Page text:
3

Toxicology

As in Veterans and Agent Orange: Health Effects of Herbicides Used in Vietnam (hearafter referred to as VAO; IOM, 1994), Veterans and Agent Orange: Update 1996 (hearafter Update 1996; IOM, 1996), Veterans and Agent Orange: Update 1998 (hearafter Update 1998; IOM, 1999), and Veterans and Agent Orange: Update 2000 (hearafter Update 2000; IOM, 2001), this review summarizes the recent experimental data that serve as a scientific basis of assessment of the biologic plausibility of health outcomes reported in epidemiologic studies. Efforts to establish the biologic plausibility of effects of herbicide exposure in the laboratory strengthen the evidence of the herbicide effects suspected to occur in humans. Toxic outcomes are influenced by differences in dosage (magnitude and frequency of administration); by exposure to other chemicals, including chemicals other than herbicides; by pre-existing health status; by genetic factors; and by the route and rate of absorption, distribution, metabolism, and excretion. Any attempt to extrapolate from experimental studies to human exposure must therefore carefully consider such variables before conclusions are made.

Multiple chemicals were used for various purposes in Vietnam. The chemical nature of the substances themselves is discussed in more detail in Chapter 6 of VAO. Four herbicides documented in military records were of particular concern and are addressed here: 2,4-dichlorophenoxyacetic acid (2,4-D), 2,4,5-trichlorophenoxyacetic acid (2,4,5-T), 4-amino-3,5,6-trichloropicolinic acid (picloram), and cacodylic acid (dimethylarsenic acid, DMA). In addition, this chapter focuses to a large extent on a contaminant of 2,4,5-T, 2,3,7,8-tetrachlorodibenzo-p-dioxin (TCDD, or dioxin) because its potential toxicity is of concern and considerably more information is available on it than on the herbicides. Most of the



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Veterans and Agent Orange: Update 2002 3 Toxicology As in Veterans and Agent Orange: Health Effects of Herbicides Used in Vietnam (hearafter referred to as VAO; IOM, 1994), Veterans and Agent Orange: Update 1996 (hearafter Update 1996; IOM, 1996), Veterans and Agent Orange: Update 1998 (hearafter Update 1998; IOM, 1999), and Veterans and Agent Orange: Update 2000 (hearafter Update 2000; IOM, 2001), this review summarizes the recent experimental data that serve as a scientific basis of assessment of the biologic plausibility of health outcomes reported in epidemiologic studies. Efforts to establish the biologic plausibility of effects of herbicide exposure in the laboratory strengthen the evidence of the herbicide effects suspected to occur in humans. Toxic outcomes are influenced by differences in dosage (magnitude and frequency of administration); by exposure to other chemicals, including chemicals other than herbicides; by pre-existing health status; by genetic factors; and by the route and rate of absorption, distribution, metabolism, and excretion. Any attempt to extrapolate from experimental studies to human exposure must therefore carefully consider such variables before conclusions are made. Multiple chemicals were used for various purposes in Vietnam. The chemical nature of the substances themselves is discussed in more detail in Chapter 6 of VAO. Four herbicides documented in military records were of particular concern and are addressed here: 2,4-dichlorophenoxyacetic acid (2,4-D), 2,4,5-trichlorophenoxyacetic acid (2,4,5-T), 4-amino-3,5,6-trichloropicolinic acid (picloram), and cacodylic acid (dimethylarsenic acid, DMA). In addition, this chapter focuses to a large extent on a contaminant of 2,4,5-T, 2,3,7,8-tetrachlorodibenzo-p-dioxin (TCDD, or dioxin) because its potential toxicity is of concern and considerably more information is available on it than on the herbicides. Most of the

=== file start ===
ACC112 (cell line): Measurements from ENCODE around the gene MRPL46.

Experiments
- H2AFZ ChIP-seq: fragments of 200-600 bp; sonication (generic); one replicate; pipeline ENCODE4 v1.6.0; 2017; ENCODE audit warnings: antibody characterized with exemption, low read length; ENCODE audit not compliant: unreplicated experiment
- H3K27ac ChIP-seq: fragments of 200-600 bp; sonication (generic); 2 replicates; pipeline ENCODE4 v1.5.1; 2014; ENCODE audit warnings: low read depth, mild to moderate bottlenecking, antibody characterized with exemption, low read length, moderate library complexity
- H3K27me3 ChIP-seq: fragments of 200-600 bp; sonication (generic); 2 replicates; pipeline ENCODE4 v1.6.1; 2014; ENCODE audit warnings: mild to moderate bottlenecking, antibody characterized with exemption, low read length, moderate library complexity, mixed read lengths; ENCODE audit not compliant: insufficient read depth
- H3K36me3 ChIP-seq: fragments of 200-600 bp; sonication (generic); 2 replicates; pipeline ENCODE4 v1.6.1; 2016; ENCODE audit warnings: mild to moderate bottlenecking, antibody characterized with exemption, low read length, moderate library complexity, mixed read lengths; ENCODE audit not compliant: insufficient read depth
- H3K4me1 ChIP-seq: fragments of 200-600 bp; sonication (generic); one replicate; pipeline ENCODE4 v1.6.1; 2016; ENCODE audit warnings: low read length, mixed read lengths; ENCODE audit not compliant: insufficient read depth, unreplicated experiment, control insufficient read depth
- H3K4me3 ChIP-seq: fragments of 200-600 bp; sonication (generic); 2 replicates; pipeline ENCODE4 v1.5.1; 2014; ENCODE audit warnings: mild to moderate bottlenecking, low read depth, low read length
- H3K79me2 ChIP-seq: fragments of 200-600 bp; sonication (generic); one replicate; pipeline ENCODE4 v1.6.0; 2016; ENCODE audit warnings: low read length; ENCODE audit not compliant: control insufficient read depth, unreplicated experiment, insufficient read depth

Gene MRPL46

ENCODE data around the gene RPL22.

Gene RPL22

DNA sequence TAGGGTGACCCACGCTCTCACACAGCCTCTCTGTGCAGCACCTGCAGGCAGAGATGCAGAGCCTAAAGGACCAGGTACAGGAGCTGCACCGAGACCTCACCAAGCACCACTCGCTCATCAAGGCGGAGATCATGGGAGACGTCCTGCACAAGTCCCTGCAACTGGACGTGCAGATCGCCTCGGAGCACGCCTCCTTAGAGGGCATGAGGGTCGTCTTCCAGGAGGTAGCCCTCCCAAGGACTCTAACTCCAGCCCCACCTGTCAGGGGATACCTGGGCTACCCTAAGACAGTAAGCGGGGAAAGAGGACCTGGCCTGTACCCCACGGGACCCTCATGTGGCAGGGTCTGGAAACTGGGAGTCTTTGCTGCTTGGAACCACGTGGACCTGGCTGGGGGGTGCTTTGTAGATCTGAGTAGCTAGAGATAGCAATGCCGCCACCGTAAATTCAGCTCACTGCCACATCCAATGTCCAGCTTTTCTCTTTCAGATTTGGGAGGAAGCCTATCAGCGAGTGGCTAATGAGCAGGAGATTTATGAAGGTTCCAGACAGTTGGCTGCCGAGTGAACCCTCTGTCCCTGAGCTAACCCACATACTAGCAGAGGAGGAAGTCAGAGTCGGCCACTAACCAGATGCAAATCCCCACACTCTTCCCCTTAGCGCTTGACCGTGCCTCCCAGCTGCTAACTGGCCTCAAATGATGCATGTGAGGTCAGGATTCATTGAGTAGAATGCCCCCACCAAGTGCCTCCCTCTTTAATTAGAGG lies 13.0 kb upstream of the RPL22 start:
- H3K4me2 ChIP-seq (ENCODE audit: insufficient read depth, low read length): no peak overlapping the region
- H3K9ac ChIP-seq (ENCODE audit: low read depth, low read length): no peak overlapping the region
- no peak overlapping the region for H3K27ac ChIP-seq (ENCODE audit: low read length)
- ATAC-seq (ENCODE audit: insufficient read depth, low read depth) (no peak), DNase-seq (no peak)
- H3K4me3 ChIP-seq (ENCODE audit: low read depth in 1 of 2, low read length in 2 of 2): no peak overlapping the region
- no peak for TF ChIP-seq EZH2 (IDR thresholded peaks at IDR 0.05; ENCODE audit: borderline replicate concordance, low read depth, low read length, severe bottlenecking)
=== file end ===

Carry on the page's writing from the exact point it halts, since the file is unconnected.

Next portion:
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Veterans and Agent Orange: Update 2002 experimental studies of those chemicals, unless otherwise noted, were conducted with pure chemicals, in contrast with the epidemiologic studies discussed in later chapters, in which exposures were often to mixtures of chemicals. This chapter begins with a brief summary of major conclusions presented in previous Veterans and Agent Orange reports regarding the toxicology of the compounds of interest. That summary is followed by what makes up the majority of the chapter, overviews and discussions of the relevant experimental studies that have been published on 2,4-D, 2,4,5-T, picloram, cacodylic acid, and TCDD since Update 2000. Within the update for each of the chemicals, the experimental studies investigating the toxicokinetics, mechanisms of action, and disease outcomes of exposure to the chemical are discussed. Where appropriate, the mechanisms of action are discussed as they relate to a particular endpoint. Estimating potential human health risks on the basis of the animal data is then discussed. HIGHLIGHTS OF PREVIOUS REPORTS Chapter 4 of VAO and Chapter 3 of Update 1996, Update 1998, and Update 2000 review the results of animal and in vitro studies published through 2000 that investigate the toxicokinetics, mechanism of action, and disease outcomes of the herbicides used in Vietnam, and the contaminant TCDD. The toxicity of the four herbicides has not been studied extensively, but in general they are not considered particularly toxic because high concentrations are usually required to modulate cellular and biochemical processes. In contrast, the toxicity of TCDD has been studied extensively. On the basis of the experimental data reviewed in previous Agent Orange reports, the committees concluded that TCDD elicits a diverse spectrum of sex-, strain-, age-, and species-specific effects, including carcinogenesis, immunotoxicity, reproductive and developmental toxicity, hepatotoxicity, neurotoxicity, chloracne, and loss of body weight. The scientific consensus is that TCDD is not directly genotoxic and that its ability to influence the carcinogenic process is mediated by epigenetic events, such as enzyme induction, cell proliferation, apoptosis, and intracellular communication. Most, if not all, of TCDD's effects are mediated through the aryl hydrocarbon receptor (AhR), which interacts with other proteins, binds to DNA and results in biochemical effects, including enzyme induction. TOXICITY PROFILE UPDATE OF 2,4-D Toxicokinetics Toxicokinetics (also referred to as pharmacokinetics) pertains to the routes and rates of uptake, tissue distribution, transformation, and elimination of a toxicant. Those processes, in part, determine the amount of a particular chemical that reaches potential target organs or cells and thereby influences toxicity to organs